Industry standard

Lockheed Martin submits industry standard for satellite docking to facilitate multiple different vendors

LITTLETON, Colo. – Spacecraft designers at Lockheed Martin Corp. promote industry-standard approaches for docking satellites in orbit that are built by various integrators and subsystem manufacturers.

Lockheed Martin Space Segment Managers in Littleton, Colorado have released the non-proprietary, open-source Mission Augmentation Port (MAP) interface industry standard to support in-orbit docking within industry.

The MAP standard provides a mechanical interface design for docking spacecraft to each other. Equipping satellites with docking adapters is one way to add new mission capabilities to a satellite after launch, company officials say.

The Lockheed Martin Augmentation System Port Interface (ASPIN) is designed to comply with the MAP standard. The ASPIN adapter provides an electrical and data interface between satellites.

Related: Air Force Asks Industry to Develop Human-Machine Interface for Machine Autonomy in Satellite Control

The MAP standard can help designers develop their own MAP-compatible docking adapters to enable docking satellite interoperability. The standard describes a physical companion to the docking port halves, such as plate and petal dimensions, with suggestions for electrical interfaces and docking profiles.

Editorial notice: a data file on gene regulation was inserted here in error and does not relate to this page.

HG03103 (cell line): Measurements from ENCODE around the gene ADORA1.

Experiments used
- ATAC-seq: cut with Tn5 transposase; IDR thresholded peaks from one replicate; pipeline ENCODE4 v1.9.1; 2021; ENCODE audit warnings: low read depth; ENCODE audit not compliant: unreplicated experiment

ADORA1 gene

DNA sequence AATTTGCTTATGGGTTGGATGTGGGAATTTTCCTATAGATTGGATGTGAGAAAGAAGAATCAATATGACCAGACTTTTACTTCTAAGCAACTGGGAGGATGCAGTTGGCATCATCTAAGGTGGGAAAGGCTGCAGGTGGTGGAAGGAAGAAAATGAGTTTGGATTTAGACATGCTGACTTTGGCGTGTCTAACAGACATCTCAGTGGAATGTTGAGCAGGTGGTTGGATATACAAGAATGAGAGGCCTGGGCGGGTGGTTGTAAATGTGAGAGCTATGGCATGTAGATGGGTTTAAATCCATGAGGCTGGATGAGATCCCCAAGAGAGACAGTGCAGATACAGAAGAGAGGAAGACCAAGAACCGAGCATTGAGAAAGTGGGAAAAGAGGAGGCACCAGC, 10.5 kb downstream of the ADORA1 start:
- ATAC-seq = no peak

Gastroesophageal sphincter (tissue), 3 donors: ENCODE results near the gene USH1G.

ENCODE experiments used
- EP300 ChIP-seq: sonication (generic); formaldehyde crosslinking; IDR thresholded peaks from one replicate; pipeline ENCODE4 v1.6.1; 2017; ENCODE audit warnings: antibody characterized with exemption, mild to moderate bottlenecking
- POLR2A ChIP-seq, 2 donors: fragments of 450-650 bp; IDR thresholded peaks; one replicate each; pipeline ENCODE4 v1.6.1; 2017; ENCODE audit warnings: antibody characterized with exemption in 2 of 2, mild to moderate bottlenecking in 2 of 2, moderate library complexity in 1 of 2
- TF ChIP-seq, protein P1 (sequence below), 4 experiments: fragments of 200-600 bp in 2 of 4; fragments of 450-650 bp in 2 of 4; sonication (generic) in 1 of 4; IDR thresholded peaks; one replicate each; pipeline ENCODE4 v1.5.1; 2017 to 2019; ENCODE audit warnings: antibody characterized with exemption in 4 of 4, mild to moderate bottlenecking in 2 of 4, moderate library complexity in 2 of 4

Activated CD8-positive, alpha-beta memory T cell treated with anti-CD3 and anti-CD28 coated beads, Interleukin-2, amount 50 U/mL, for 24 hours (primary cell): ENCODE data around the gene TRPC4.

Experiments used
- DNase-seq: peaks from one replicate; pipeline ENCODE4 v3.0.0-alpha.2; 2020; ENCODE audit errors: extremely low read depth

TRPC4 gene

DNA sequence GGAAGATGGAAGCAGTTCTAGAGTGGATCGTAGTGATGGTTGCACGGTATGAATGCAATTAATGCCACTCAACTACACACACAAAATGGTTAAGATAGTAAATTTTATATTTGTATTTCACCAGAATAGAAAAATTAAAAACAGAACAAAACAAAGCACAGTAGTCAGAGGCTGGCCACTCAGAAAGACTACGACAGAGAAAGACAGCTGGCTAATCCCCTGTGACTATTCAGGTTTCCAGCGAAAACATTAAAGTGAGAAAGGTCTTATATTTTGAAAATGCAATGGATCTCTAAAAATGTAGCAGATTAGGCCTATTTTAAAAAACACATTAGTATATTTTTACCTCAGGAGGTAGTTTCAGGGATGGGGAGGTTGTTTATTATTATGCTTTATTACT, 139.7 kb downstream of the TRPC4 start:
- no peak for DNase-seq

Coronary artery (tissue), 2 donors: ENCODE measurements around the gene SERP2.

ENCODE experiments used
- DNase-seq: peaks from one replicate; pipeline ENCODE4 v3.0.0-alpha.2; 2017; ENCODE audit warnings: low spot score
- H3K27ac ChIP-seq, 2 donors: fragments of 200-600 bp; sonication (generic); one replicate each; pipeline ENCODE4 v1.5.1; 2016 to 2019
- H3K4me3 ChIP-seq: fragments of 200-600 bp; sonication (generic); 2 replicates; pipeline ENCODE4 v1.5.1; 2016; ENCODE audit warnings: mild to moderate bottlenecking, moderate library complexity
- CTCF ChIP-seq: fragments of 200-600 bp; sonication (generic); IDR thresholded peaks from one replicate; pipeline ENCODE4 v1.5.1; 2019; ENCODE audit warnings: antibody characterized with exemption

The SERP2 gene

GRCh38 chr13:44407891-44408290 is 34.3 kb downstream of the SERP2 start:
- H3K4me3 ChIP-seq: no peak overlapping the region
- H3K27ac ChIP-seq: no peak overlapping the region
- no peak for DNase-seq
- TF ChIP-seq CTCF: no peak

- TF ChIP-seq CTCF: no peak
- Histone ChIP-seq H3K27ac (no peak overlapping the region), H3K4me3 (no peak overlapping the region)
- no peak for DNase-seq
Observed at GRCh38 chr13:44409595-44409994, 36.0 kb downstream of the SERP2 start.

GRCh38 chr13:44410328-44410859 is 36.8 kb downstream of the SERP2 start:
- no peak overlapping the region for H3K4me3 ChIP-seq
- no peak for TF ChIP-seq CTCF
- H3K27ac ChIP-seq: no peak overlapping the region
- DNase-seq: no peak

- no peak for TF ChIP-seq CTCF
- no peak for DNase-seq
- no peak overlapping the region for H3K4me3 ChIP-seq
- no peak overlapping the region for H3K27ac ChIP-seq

“Just as USB was designed to standardize computer connections, these documents are designed to standardize how spacecraft connect to each other in orbit,” says Paul Pelley, Senior Director of Advanced Programs at Lockheed Martin Space. .

Standardized docking interfaces can allow satellite operators to perform a new kind of mission upgrades, Lockheed Martin officials say. The standard can help satellite operators reconfigure hardware capabilities to meet changing mission needs.

Related: MP42 microsat will carry payloads from OQ Technology, Veoware to low Earth orbit

These upgrades could include processors, data storage or sensors that add longevity and value to satellite missions. The standard could also facilitate prototyping and rapid testing of new satellite mission capabilities. Some satellite components could also be replaced or upgraded post-launch with new hardware.

Future missions could receive technology insertion and upgrades through in-orbit hardware and software upgrades, according to Lockheed Martin officials. “Ultimately, our goal is to drive the development of a new ecosystem where the function of a platform can change at the pace of technology,” Pelley said.

Interested persons can download the new MAP standard online at For more information, contact Lockheed Martin Space at